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Legal Review: Maryland Attempts to Reduce Gun Violence Through Programs in At-Risk Neighborhoods

By Maryland criminal defense lawyer Kush Arora with Price Benowitz, LLP.

Maryland, like many other states throughout the union, is constantly trying to find new ways to address gun violence.

As legislators grapple with the political ramifications of gun control measures, attempts are being made at using alternative dispute resolution methods and other street-level approaches in at-risk neighborhoods as a way to reduce gun violence instead of waiting on consensus related to gun control.

“Programs like these are designed to try and stop disagreements from becoming gun battles,” said Kush Arora, a Baltimore Gun Crimes Defense Attorney with the law firm Price Benowitz, LLP.

These programs are not without precedent or a history of success. Prior to this most recent legislation, the City of Baltimore had implemented the “Cure Violence” public health strategy, which was developed by a doctor with the University of Illinois, Chicago that attempts to understand and treat violence in neighborhoods with the same approach as an infectious disease epidemic by using the following components:

  • Detect and interrupt potentially violent conflicts. Caseworkers are trained to identify situations that can lead to deadly conflicts by, among other things, speaking with members of the community to understand ongoing disputes, working with those involved in disputes to keep the issues under control, and when shootings do occur, immediately acting to try and stop any retaliation.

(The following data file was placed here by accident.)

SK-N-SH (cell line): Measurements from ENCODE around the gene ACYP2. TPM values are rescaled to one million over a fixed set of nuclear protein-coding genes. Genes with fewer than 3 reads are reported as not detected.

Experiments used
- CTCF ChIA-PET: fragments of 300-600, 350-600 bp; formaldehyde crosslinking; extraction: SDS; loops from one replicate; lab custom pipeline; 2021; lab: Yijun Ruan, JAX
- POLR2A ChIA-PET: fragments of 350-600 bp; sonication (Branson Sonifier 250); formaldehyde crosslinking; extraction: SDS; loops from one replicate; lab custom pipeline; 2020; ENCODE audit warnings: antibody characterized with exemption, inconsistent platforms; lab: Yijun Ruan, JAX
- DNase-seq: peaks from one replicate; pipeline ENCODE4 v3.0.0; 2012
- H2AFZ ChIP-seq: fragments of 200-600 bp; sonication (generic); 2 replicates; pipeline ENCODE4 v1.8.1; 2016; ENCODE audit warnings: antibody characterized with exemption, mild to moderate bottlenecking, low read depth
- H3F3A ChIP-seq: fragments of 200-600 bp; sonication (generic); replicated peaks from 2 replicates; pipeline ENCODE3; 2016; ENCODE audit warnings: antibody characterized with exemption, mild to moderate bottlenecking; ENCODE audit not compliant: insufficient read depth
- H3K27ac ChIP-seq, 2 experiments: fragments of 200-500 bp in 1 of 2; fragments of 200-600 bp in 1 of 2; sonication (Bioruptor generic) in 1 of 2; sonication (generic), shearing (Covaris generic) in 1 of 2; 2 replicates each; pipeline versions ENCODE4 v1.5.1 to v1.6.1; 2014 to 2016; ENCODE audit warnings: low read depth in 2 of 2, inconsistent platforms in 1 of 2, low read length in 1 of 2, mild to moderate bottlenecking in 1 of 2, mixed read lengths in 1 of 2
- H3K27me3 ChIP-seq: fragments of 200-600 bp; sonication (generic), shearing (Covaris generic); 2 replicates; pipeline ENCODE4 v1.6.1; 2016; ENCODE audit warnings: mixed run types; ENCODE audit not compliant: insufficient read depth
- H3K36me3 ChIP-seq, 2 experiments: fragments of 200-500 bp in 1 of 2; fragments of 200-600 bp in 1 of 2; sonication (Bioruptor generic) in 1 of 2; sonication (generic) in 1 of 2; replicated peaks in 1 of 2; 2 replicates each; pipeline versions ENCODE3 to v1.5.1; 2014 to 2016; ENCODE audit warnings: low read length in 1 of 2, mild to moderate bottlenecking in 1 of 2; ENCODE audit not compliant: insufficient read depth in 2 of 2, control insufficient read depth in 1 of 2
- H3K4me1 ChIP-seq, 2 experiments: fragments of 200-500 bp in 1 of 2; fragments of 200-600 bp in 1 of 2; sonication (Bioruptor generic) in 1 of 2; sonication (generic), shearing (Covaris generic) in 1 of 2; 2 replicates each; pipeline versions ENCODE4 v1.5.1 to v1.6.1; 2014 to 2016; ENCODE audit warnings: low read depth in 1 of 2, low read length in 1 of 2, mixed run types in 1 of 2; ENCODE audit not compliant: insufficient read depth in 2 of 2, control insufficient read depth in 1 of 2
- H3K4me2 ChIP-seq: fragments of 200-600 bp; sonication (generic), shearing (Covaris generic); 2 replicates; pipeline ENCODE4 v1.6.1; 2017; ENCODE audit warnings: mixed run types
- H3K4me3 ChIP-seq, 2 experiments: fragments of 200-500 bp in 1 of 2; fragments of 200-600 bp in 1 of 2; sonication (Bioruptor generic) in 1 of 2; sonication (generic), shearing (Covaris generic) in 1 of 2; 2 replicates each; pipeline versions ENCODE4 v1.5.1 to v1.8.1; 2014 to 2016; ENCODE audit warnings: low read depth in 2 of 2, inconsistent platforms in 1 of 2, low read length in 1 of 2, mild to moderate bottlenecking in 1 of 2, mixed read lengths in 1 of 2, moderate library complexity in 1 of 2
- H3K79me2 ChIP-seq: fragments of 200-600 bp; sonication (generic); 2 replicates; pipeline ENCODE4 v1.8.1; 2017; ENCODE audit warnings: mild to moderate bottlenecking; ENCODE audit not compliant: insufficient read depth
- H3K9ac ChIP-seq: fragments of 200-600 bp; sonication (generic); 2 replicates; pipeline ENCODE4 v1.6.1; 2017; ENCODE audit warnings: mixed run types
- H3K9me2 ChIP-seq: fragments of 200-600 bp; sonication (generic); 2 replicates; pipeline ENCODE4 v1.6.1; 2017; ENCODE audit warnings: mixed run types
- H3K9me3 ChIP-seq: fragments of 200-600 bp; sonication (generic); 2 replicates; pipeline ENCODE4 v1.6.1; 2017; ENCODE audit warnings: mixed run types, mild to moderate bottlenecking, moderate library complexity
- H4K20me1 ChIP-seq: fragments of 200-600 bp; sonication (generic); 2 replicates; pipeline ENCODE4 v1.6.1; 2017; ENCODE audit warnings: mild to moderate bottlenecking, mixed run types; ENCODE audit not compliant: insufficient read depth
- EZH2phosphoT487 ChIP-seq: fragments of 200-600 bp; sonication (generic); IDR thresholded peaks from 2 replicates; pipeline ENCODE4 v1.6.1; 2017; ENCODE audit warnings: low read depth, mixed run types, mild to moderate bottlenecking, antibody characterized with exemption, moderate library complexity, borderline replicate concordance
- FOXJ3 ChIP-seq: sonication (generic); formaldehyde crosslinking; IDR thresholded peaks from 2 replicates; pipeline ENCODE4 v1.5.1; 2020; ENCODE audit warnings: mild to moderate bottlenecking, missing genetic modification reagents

• Identify and treat highest risk individuals. Caseworkers in the community work to build relationships with those who are most likely to be at high risk of gun violence and help educate those individuals regarding those risks.
  • Mobilize the community to change norms. Caseworkers act to organize the community against gun violence, the goal being to make the use of gun violence in dispute resolution unacceptable at the community level which should deter future actors.

In carrying out these components, the city employs the use of case workers that are in the streets identifying at-risk groups and individuals and providing counseling and mediation services to head off gun violence.

The program was utilized in four of Baltimore’s most violent communities, and the result was a coinciding decrease in shootings and homicides of anywhere from 34 percent up to 56 percent.

Seeing these results, state legislators moved forward with creating a pool of money from which to issue grants for programs like the one in Baltimore, statewide.

The $5 million in funds represents only a small fraction of the $294 million spent by the public on gun violence consequences each year in Maryland; however, if the impact seen in Baltimore can be replicated state-wide it should provide support for increases in funding.

The program has its opponents — mostly gun-rights supporters — but otherwise has strong support statewide. If caseworkers can continue to use alternative dispute resolution and mediation to decrease gun violence and save even one life, the program can be called a success.

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